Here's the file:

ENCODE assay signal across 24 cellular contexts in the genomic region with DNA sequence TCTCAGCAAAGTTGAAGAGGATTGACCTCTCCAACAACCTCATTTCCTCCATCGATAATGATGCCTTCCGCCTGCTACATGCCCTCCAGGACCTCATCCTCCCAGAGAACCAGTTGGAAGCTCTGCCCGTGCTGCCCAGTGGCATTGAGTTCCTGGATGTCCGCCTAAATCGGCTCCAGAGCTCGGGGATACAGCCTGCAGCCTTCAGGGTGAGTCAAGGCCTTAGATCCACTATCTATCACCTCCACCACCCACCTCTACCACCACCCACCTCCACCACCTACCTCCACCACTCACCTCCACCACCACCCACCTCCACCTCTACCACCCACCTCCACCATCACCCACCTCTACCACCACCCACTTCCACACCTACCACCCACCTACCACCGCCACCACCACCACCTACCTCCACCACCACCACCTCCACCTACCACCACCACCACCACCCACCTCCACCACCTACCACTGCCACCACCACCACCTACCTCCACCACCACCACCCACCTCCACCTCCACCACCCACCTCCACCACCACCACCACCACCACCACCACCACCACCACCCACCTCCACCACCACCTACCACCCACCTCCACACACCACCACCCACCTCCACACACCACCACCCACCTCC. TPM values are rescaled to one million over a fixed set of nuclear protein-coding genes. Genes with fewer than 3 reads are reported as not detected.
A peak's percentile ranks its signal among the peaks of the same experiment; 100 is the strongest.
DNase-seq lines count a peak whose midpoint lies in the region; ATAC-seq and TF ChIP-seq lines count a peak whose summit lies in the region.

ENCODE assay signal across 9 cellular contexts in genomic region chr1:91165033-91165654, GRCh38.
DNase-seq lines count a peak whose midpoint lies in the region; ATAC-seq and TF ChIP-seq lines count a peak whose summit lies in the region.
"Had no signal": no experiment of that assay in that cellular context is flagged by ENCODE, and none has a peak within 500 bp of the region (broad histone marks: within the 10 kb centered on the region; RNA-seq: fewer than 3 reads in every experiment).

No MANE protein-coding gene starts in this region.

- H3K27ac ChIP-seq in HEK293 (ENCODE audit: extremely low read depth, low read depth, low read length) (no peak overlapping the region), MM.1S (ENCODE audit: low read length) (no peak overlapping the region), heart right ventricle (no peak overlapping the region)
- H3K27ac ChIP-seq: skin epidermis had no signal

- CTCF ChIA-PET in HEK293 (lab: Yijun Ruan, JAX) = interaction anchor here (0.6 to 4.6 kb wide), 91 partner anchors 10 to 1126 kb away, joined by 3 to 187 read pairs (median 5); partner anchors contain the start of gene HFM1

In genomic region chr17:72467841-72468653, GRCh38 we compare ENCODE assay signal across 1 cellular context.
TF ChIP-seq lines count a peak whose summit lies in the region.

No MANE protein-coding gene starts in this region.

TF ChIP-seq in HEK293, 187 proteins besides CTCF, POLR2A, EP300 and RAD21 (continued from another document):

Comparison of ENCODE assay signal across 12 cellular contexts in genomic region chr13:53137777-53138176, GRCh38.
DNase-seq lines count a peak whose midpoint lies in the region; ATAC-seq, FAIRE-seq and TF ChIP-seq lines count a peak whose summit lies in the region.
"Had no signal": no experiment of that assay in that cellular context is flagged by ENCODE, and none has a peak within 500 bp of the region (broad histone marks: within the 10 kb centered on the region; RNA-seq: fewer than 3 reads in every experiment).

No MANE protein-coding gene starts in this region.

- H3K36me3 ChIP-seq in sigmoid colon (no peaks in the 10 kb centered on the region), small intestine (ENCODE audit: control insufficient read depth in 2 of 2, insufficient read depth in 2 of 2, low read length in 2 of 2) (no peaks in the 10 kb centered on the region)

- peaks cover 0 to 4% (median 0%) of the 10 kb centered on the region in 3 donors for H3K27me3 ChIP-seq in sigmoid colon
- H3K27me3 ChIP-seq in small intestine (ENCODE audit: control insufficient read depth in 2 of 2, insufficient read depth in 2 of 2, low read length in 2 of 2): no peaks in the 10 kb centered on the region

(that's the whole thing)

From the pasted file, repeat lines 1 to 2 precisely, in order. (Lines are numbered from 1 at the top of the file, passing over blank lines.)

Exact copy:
ENCODE assay signal across 24 cellular contexts in the genomic region with DNA sequence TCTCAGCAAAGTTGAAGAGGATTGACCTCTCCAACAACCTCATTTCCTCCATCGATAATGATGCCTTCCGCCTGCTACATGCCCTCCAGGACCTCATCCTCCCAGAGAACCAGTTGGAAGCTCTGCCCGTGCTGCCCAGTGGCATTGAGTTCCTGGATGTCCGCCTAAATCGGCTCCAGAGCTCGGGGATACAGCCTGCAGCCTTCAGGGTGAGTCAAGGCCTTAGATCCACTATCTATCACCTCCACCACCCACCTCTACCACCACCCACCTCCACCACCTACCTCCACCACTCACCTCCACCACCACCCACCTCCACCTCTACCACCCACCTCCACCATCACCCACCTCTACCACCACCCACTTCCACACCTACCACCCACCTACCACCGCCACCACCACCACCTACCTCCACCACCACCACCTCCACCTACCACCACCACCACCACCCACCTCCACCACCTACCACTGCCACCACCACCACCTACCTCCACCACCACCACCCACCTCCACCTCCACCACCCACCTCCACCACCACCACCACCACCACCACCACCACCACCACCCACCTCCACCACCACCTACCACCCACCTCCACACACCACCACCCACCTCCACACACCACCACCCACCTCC. TPM values are rescaled to one million over a fixed set of nuclear protein-coding genes. Genes with fewer than 3 reads are reported as not detected.
A peak's percentile ranks its signal among the peaks of the same experiment; 100 is the strongest.